I remember sitting in a finance lecture on superannuation, presumably paying little attention, until the lecturer suddenly decided to embark upon a tangential rant. Being an avid listener of talkback radio on the long drives to and from Monash University, Clayton, I had acquired a taste for the rhetorical art-form commonly known as ‘the rant’. I listened keenly.
Paul Krugman wrote a famous paper in the 1990s outlining the myths surrounding the Asian miracle of the 20th century. Rather than it being a ‘miracle’, he presented a less dazzling critique of Asia’s economic success. He proposed that it was a combination of stringent government policy and the further adoption of free trade that was key to sustaining economic growth in East Asia. Most of this growth occurred in eight economies, collectively referred to as the High Performing Asian Economies (HPAEs) – Japan, Hong Kong, the Republic of Korea, Singapore, Taiwan, and the newly industrializing Indonesia, Malaysia, and Thailand . The relationship between public policy and economic growth is now more important than ever, and in light of the continuing economic crisis in Europe, there are a number of lessons to be learnt from the success of the HPAEs.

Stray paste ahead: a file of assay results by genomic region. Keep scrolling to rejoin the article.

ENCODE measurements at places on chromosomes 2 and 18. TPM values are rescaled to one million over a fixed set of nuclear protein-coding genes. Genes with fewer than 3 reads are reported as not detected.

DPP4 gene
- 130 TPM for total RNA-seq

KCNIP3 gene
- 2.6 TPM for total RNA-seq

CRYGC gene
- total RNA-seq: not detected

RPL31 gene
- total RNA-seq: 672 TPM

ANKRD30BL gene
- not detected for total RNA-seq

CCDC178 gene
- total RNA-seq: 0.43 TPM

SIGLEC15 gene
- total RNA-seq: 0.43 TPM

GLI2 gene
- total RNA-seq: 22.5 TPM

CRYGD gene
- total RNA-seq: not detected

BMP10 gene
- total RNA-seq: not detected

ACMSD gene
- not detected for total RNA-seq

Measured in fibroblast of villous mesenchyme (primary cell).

Last year on December 26th, Shinzo Abe assumed office as Japan’s current Prime Minister and immediately began fulfilling his electoral campaign promises of bringing sweeping economic reform and output growth to the world’s third largest economy. After suffering decades of lacklustre output and many failed attempts to induce growth, Abe’s policies, both currently implemented and in the pipeline, are the biggest things to hit Japan since Godzilla itself.